The Dillinger Escape Plan may be dead, but the mathcore revival is here and in full swing. This year sees releases from former genre acolytes turned torchbearers The Number Twelve Looks Like You and Car Bomb, both offering a very different take on opposing ends of the genre’s reaches. You may have already heard our take on the new Number Twelve record Wild Gods, which is extravagant and experimental, with shifts in genre, snapping back and forth between screamo and jazz-fusion laced prog metal.
Car Bomb however offer something more reptilian and mind-bendingly oppressive. The band have always been on the cutting edge, but since their 2012 revival w^w^^w^w, they’ve held a special place within the metal community that’s only grown with each record, particularly reaching new heights on 2016’s Meta, which was our album of the year. Hopes are always high for Car Bomb, and here we are with Mordial.
In the retrospective, our editor Eden Kupermintz called Meta “a condensed state of thrill, of engaging heaviness which crashes over you, again and again.” An apt description as any, but I like to describe Car Bomb as listening to Meshuggah, Dillinger, and Deftones tumbling down the stairs through a whammy pedal. A highly specific set of influences converging violently and effortlessly all the same.
In case it wasn’t hinted at in the striking geometric artwork, Mordial picks up where Meta left off, Car Bomb in their prime. Topping Meta is an impossible task, and you can tell that this wasn’t something the band were much concerned with accomplishing, as there aren’t many surprises in terms of musical development since Meta; the main attraction is surely Greg Kubaki’s inventive riffs — backed by Jon Modell’s low-end mastery and Elliot Hoffman’s incredible percussion — which are so heavy and weird that they’re at risk of toppling in on themselves. The band have increasingly toyed with an imbued clean vocal presence, with Michael Dafferner’s not-quite soaring vocals invoking Chino Moreno’s atmospheric sense of voice, more often serving as set dressing than a vehicle for melody delivery. Mordial is more of that, and it’s good.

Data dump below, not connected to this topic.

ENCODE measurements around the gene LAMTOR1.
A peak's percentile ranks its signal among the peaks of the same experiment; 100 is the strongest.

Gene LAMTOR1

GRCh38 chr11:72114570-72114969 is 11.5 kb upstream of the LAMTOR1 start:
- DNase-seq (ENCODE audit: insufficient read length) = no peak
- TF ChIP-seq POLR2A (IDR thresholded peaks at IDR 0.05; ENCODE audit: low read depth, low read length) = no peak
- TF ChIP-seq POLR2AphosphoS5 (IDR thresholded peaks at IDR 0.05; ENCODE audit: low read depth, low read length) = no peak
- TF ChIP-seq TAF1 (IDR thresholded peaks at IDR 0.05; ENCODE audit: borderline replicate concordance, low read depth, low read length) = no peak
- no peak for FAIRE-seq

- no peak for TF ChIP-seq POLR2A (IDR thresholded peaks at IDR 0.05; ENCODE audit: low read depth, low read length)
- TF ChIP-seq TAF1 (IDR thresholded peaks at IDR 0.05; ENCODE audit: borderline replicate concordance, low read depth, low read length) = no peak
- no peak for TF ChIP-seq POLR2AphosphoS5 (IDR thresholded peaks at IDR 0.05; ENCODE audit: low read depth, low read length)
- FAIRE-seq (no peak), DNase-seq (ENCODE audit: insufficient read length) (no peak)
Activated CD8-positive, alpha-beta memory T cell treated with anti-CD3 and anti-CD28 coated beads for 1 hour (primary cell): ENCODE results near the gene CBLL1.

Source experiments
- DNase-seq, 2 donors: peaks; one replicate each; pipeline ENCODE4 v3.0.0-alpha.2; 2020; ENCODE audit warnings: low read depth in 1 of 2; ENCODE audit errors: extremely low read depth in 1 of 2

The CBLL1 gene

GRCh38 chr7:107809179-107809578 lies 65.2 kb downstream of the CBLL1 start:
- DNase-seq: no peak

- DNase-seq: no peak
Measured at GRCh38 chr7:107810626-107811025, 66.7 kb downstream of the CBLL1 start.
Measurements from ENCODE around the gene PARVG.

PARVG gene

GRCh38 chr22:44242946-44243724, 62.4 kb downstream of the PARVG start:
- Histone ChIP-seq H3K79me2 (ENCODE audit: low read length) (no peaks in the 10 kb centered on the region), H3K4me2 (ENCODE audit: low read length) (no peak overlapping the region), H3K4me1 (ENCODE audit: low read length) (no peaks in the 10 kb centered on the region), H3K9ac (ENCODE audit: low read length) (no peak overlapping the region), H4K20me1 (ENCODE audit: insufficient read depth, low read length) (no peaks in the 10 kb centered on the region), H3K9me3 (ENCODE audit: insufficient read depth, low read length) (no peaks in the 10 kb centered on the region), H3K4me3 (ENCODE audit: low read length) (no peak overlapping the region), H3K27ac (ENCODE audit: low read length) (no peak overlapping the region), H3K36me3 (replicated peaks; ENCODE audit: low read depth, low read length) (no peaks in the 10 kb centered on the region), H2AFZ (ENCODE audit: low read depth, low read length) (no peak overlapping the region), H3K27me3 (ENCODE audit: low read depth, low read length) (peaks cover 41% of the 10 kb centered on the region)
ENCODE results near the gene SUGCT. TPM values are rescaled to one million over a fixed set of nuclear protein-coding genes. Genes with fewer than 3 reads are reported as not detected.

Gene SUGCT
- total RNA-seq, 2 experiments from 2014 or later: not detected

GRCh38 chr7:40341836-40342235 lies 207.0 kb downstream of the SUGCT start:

What takes Mordial that extra step, just like any Car Bomb record, are the bizarre and confounding textural and rhythmic choices that are made throughout. Standout moments littering the landscape, like the over-the-top space-laser guitars on “Dissect Yourself,” the tribal percussion and ping-ponging clean guitars of the title track, or the dizzying modulated tempos of “Naked Fuse”, make the record an engaging and unpredictable listening experience, even when things turn back towards the stuttering and lumbering math metal.
It also helps that Mordial is also perhaps the band’s most thrash-influenced record since Centralia. “Eyecide” ups the tempo to trem-picked power chords, and pulls from Contradictions Collapse-era Meshuggah moreso than their later-era works. “Xoxoy” also dips into this arena before things turn to shoegaze in its second half. However, “Blackened Battery,” one of the most fun songs on the album to not involve space lasers, as its name might imply, overtly snatches musical cues from Metallica’s “Blackened” and “Battery.” No joke, its not the least bit subtle, and it’s an incredible homage that perhaps opens the door for the band to explore thrash further as their sound continues to develop.
Chaotic and technical mathcore that shifts between thrash, death metal, and hardcore with whacky guitar acrobatics and an an experimental if not psychotic spirit; everything you’d want out of Car Bomb is here in spades on Mordial. This is an incremental step in the overarching and evolving narrative of Car Bomb, but it further cements their place as one of the most creative, eccentric, and valuable active bands in the modern extreme metal scene.
Car Bomb’s Mordial is out September 27th, 2019. Pre-orders are available at this location.